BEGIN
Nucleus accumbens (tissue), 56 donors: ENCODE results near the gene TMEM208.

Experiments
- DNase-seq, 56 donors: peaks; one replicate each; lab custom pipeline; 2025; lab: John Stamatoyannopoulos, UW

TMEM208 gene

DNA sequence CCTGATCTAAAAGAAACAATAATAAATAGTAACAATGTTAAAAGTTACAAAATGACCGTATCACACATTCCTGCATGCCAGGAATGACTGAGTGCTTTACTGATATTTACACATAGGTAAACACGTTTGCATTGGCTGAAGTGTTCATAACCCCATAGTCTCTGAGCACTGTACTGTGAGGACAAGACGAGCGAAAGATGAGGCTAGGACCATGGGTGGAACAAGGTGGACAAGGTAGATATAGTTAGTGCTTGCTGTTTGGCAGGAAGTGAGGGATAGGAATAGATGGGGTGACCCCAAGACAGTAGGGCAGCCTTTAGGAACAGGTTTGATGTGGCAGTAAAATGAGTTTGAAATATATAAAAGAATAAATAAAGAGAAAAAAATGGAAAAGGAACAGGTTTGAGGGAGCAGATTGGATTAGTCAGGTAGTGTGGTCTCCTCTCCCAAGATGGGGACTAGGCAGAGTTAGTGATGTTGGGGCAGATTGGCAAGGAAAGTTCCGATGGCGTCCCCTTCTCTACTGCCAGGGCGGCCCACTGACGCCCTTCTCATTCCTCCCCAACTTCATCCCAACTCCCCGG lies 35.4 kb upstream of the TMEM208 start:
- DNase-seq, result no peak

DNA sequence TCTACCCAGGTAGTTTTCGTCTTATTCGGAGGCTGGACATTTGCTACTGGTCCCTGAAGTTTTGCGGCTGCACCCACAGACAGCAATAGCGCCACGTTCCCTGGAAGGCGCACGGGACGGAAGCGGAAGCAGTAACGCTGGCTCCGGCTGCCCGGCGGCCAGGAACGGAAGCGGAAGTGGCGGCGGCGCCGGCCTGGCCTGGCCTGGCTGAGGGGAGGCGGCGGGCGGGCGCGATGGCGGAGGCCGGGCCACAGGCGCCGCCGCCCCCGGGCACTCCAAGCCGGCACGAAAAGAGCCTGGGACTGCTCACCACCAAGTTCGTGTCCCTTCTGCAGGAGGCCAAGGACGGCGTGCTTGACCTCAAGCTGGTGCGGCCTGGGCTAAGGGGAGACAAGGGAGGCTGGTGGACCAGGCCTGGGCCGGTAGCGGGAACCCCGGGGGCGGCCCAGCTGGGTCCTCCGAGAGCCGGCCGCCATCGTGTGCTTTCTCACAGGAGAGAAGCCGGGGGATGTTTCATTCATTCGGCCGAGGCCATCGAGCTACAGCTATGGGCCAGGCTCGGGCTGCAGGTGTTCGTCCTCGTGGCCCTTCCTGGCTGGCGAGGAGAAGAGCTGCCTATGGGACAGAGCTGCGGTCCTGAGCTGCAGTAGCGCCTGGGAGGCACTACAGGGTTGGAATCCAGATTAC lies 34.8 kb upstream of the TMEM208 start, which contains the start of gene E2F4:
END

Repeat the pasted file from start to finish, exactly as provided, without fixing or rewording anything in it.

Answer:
Nucleus accumbens (tissue), 56 donors: ENCODE results near the gene TMEM208.

Experiments
- DNase-seq, 56 donors: peaks; one replicate each; lab custom pipeline; 2025; lab: John Stamatoyannopoulos, UW

TMEM208 gene

DNA sequence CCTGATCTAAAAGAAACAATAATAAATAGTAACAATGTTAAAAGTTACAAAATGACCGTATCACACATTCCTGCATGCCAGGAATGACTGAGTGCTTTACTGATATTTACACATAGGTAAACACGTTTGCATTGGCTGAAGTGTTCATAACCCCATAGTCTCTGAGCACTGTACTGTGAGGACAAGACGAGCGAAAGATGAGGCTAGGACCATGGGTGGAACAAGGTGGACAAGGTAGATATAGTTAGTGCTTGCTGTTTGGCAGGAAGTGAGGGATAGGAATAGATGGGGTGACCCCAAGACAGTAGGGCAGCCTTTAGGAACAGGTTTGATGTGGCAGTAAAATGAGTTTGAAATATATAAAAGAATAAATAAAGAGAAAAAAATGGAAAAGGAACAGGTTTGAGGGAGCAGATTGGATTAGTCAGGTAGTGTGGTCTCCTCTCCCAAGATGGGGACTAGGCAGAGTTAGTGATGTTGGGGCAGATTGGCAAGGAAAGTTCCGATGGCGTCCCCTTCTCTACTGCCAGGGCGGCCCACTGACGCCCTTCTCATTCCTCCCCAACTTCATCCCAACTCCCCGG lies 35.4 kb upstream of the TMEM208 start:
- DNase-seq, result no peak

DNA sequence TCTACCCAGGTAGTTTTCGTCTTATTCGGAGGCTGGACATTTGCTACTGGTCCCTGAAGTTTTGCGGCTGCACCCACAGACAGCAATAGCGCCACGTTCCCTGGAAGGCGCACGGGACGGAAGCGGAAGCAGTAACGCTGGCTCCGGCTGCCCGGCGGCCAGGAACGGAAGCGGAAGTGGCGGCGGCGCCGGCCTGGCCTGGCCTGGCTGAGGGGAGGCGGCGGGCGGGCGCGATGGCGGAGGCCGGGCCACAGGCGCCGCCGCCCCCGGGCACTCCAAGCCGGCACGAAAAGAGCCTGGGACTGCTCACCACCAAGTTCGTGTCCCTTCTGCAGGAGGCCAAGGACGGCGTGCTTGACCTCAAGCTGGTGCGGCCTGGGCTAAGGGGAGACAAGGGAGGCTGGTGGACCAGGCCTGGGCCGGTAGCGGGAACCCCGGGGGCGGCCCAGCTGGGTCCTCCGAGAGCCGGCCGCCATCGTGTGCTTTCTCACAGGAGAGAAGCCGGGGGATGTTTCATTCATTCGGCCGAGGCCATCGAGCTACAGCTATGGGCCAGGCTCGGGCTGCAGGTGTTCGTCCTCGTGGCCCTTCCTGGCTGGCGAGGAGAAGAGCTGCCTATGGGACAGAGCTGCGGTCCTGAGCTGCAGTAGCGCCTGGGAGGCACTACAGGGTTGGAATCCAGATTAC lies 34.8 kb upstream of the TMEM208 start, which contains the start of gene E2F4: